Geographies of Growth
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Geographies of Growth

Innovations, Networks and Collaborations

Edited by Charlie Karlsson, Martin Andersson and Lina Bjerke

Today we can observe an increasing spatial divide as some large urban regions and many more medium-sized and small regions face growing problems such as decreasing labour demand, increasing unemployment and an ageing population. In view of these trends, this book offers a better understanding of the general characteristics and specific drivers of the geographies of growth. It shows how these may vary in different spatial contexts, how hurdles and barriers to growth in different types of regions can be dealt with, how and to what extent resources in different areas can develop, and how the potential of these resources to stimulate growth can be realized.
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Chapter 13: Creative class vs. individual creativity: a multi-level approach to the geography of creativity

Innovations, Networks and Collaborations

Christoph Alfken

Extract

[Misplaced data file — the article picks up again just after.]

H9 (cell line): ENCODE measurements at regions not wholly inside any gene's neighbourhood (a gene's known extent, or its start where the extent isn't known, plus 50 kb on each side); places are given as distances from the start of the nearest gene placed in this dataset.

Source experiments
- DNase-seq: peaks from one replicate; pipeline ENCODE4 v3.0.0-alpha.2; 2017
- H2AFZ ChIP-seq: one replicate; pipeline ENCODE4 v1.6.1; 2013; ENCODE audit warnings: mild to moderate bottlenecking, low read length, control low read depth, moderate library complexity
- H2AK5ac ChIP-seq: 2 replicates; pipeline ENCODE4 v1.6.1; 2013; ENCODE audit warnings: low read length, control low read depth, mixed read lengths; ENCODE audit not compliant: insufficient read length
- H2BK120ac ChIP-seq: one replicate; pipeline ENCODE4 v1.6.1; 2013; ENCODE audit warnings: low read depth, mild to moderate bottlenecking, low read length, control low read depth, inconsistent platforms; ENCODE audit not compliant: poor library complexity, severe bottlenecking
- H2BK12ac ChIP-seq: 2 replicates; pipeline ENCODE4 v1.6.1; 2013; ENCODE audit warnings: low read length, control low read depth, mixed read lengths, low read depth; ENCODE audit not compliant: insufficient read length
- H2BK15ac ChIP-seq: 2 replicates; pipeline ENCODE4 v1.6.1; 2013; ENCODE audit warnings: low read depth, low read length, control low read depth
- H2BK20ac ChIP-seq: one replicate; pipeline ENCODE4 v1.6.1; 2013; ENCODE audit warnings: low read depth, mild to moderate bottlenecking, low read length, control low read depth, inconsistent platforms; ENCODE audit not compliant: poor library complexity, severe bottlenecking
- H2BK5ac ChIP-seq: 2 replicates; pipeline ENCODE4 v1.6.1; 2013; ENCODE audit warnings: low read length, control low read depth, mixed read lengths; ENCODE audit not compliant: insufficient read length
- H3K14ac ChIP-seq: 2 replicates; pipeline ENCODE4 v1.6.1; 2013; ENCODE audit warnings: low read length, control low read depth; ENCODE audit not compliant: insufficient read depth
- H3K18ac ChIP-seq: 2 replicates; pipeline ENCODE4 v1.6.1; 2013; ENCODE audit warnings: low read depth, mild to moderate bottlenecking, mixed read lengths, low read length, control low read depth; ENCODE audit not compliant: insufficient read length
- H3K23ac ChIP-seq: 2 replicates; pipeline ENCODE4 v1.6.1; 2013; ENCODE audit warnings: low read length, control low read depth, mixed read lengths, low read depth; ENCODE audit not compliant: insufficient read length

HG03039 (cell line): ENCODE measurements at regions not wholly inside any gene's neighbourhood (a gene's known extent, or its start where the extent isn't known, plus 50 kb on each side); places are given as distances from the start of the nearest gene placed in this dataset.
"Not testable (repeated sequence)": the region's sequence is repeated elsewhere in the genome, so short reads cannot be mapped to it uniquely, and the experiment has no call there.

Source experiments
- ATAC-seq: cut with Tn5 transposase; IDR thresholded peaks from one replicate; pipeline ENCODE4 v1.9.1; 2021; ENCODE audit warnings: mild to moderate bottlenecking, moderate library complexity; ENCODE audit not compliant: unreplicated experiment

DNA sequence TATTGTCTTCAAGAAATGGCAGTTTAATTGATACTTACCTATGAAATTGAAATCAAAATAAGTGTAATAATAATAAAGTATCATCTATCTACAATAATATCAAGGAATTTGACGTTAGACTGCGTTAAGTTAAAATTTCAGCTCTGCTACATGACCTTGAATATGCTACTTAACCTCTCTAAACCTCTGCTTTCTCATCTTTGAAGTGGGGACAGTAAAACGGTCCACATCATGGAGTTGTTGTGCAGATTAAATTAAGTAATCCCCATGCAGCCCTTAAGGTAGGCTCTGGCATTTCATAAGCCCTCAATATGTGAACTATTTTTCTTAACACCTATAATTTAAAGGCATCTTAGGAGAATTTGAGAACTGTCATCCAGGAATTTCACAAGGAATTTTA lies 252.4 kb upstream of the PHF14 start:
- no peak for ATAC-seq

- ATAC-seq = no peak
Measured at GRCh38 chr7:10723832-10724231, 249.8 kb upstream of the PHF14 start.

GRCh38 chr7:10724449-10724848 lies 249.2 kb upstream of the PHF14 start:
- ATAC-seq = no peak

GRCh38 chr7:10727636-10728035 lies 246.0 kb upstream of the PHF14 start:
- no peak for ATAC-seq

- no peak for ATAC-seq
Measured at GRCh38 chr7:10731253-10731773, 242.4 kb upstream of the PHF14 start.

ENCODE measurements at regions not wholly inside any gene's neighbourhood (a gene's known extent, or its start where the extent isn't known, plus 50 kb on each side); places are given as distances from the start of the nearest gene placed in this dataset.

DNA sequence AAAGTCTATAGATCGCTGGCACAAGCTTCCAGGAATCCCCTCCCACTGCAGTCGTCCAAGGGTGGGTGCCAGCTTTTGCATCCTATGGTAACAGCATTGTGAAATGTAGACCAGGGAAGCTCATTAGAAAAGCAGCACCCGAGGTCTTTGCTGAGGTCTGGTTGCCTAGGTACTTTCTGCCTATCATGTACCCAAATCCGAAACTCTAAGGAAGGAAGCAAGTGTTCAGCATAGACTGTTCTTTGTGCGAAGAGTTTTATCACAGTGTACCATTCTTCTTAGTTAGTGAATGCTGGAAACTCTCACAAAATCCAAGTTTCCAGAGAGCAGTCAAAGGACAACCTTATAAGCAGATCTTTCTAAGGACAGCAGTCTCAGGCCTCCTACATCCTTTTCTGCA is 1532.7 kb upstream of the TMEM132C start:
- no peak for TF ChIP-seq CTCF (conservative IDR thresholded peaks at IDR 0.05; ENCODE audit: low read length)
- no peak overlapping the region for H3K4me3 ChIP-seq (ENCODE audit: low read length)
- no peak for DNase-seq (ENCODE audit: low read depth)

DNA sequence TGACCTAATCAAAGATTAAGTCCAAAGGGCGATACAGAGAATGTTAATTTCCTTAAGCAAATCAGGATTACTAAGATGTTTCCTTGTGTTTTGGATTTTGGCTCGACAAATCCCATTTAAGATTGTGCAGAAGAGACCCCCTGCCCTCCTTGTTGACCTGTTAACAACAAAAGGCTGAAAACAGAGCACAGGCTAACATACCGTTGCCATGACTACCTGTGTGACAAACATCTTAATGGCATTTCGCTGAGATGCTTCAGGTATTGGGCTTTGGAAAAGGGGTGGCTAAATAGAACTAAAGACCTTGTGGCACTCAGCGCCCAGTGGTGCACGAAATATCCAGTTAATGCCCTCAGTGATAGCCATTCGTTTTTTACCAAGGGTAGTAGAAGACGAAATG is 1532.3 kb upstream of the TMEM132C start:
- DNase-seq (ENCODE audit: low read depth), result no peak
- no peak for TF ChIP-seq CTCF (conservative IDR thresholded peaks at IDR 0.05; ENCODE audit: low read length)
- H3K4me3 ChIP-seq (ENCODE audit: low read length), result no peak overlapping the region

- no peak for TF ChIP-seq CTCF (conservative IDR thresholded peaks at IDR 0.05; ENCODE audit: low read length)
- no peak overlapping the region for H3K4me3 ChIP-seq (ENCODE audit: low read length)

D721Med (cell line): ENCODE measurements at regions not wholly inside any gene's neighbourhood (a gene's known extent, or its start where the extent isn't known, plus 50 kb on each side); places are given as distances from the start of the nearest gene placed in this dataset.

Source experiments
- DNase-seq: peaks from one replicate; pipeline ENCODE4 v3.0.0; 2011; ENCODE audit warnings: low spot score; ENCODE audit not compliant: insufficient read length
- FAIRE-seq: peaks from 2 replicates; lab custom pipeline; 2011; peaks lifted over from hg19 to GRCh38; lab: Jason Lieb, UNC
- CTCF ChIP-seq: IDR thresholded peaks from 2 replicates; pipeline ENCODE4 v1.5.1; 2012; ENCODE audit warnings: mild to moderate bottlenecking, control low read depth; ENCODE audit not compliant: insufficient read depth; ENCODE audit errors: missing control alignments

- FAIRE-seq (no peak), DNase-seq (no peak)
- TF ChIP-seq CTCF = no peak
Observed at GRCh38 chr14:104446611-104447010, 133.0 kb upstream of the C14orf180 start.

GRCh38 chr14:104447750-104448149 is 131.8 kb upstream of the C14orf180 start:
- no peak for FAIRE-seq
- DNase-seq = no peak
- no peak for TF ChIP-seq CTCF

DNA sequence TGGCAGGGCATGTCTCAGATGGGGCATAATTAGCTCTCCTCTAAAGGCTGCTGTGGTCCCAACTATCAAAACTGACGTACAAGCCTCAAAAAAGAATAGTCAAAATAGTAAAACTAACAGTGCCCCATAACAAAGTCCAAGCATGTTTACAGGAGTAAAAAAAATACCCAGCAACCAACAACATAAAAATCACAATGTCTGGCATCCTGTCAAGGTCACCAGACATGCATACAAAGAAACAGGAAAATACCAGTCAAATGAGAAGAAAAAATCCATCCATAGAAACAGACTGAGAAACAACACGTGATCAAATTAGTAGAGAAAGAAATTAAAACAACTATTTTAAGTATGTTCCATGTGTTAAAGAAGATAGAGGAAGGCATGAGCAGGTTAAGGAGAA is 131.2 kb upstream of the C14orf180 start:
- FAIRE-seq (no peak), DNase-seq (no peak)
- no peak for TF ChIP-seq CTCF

For more than ten years, the topics of creative class, creative industries and creative regions have been on the agenda of economic geography literature. The studies mainly focus on the distribution, mobility and economic impact of creative individuals or companies from a regional perspective. Above all, it is the work of Florida that pays attention to creative individuals. His quantitative occupational approach is considered to be the prototype and dominant method and was adopted in a wide range of other studies (Florida and Mellander, 2010; Florida, 2002a, 2002c, 2005, 2008; Florida et al., 2008; Lee et al., 2004). More recently, a growing body of literature is empirically testing Florida’s hypotheses for regions outside the U.S. (Boschma and Fritsch, 2009; Clifton, 2008; Clifton et al., 2013; Fritsch and Stutzer, 2009, 2013; Marlet and Van Woerkens, 2007; Marrocu and Paci, 2012a, 2012b; Mossig, 2011; Wedemeier, 2010; Westlund and Calidoni, 2010). However, the occupational approach raised criticism and remains unclear (Glaeser, 2005; Markusen, 2006; Peck, 2005; Pratt, 2008; Storper and Scott, 2008). Previous studies empirically relied on occupation or industry-based definitions as a means to identify creative individuals and aggregate regional numbers (e.g. share of creative class). Thus, results can be potentially distorted. Instead of observing the behaviour of creative individuals, there are occupation or industry-specific characteristics in a region that might correlate with a concentration of creative individuals (Storper and Scott, 2008).

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